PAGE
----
Jack Savoretti’s night at New Theatre Oxford, as part of his ‘Singing to Strangers’ tour, left quite an impression. Disarmingly intimate throughout, thanks to his wife being in the audience, the night was surprisingly revelatory.

As Jack now lives in Oxfordshire, he said he was happy to call it his home gig; something “he was very proud of”.

He said that after 36 years of life he had come to realise that “home is not a place, it’s a feeling”, and thanked us for making him feel “very much at home.”

Not only is his singing to die-for, he whistles as beautifully as a bird, the high sweet notes contrasting against the heavenly grit in his voice. An alluring performer, his passion and sincerity is clear, he pours himself into every track.

In a dramatic start, he wowed straight from the off with his hit song Candlelight, a single that in my opinion is perfect Bond film material.

‘There’s a lot of love songs being sung tonight,” he tells us “and most of them are me saying I’m sorry, or me saying I’m sorry, or me saying I’m sorry,“ we laugh. He says writing songs is what he does when he’s stuck in a corner, to write a song “and it seems to be working out actually!” he adds.

He is candid with us throughout, giving us an intriguing glimpse into his personal life, saying all his songs are written for different reasons, but one song resonated in particular.

And then he reveals that 10 years ago he got married. We are all momentarily silent. You can practically feel the wave of disappointment from the women in the crowd!

“That always gets a mixed reaction and that was the worst reaction I’ve ever heard,” he laughs. He then tells us that his wife is actually in the room; actress Jemma Powell. 

What follows is a surprising insight into that marriage, so that by the end there wasn’t a dry eye in the house. He begins by saying: “I don’t know how well this story is going to go”, that he’d shown her he was ‘an asshole 24 hours after saying I do’.”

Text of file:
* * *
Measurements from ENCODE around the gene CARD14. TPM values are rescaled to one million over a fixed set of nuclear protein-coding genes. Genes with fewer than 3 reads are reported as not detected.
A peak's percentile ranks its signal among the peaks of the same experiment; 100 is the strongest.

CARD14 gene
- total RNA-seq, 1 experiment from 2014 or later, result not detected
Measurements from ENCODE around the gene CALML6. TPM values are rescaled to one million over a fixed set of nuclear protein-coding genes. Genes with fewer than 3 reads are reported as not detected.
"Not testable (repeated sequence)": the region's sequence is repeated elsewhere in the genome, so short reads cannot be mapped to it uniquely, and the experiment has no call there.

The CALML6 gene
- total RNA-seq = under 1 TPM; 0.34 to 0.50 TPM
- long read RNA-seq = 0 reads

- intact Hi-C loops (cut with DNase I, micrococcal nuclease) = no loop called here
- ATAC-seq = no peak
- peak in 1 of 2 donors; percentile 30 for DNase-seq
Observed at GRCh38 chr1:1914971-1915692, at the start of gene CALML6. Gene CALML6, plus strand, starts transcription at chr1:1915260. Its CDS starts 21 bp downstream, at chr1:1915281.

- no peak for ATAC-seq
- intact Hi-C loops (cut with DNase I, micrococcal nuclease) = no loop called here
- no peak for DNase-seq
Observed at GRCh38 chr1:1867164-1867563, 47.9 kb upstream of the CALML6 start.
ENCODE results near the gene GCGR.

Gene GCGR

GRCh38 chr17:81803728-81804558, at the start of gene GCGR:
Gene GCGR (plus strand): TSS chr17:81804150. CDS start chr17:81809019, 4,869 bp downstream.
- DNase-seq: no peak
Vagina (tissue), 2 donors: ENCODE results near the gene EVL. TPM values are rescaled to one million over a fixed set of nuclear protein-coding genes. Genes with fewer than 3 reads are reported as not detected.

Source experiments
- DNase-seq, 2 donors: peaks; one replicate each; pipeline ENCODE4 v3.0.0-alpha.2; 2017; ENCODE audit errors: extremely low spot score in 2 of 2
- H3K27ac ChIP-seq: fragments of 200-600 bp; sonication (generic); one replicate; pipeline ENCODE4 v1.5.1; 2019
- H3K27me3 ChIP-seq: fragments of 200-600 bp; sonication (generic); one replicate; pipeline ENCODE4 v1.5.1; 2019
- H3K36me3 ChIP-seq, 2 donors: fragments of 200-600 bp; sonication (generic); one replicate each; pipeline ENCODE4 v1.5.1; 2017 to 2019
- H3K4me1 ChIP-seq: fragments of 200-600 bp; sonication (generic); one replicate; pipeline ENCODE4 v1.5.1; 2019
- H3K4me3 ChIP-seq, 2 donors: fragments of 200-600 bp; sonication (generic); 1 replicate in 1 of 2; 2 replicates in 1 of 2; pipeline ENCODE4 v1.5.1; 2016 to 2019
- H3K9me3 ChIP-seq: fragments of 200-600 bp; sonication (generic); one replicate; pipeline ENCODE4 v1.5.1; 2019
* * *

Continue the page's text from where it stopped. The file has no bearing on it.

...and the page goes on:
He adds that his wife only got “better and better.” As the crowd emits an ‘Aww’ he interrupts us, by adding that two years ago she showed him her worse side, a side that he had never seen. He said he had mixed emotions, but that in a way it balanced things out, saying “I only added that part of the story tonight because she’s in the crowd.”

“I get to call this my home gig; and that’s something I’m very proud of”

The point of his story was that however much more it made him love her, she didn’t like him seeing her vulnerability. “So, what do I do when I’m stuck in a corner? I write a song about it.” The song in question is What More Can I Do?”

Our hearts melted.

In between us dancing and clapping along, he gives more of himself away, as all the best singers do.

He talks about how lucky he is doing what he does, travelling and performing, visiting the parts of the world his grandparents were from – Germany, Poland, Italy, across England and how proud he is of his mixed heritage.

What he says next earns him loud whoops and applause, because he lists the band’s nationalities: Brazilian, Spanish, Danish, Scottish, English and how they are proud too, that there is so much more to us than the language we speak, the football teams we support, where we are born.

“So, for anybody out there who feels the same way this song is for you; and for anybody out there who doesn’t feel the same way,” he says with a hint of laughter in his voice “this song is for you too.” He sings us Tie Me Down.

At the end of the night he warmly states that he feels he’s leaving Oxford with a room filled with friends not strangers.

I hope we’ll be seeing much more of him.

NAOMI LANIGHAN

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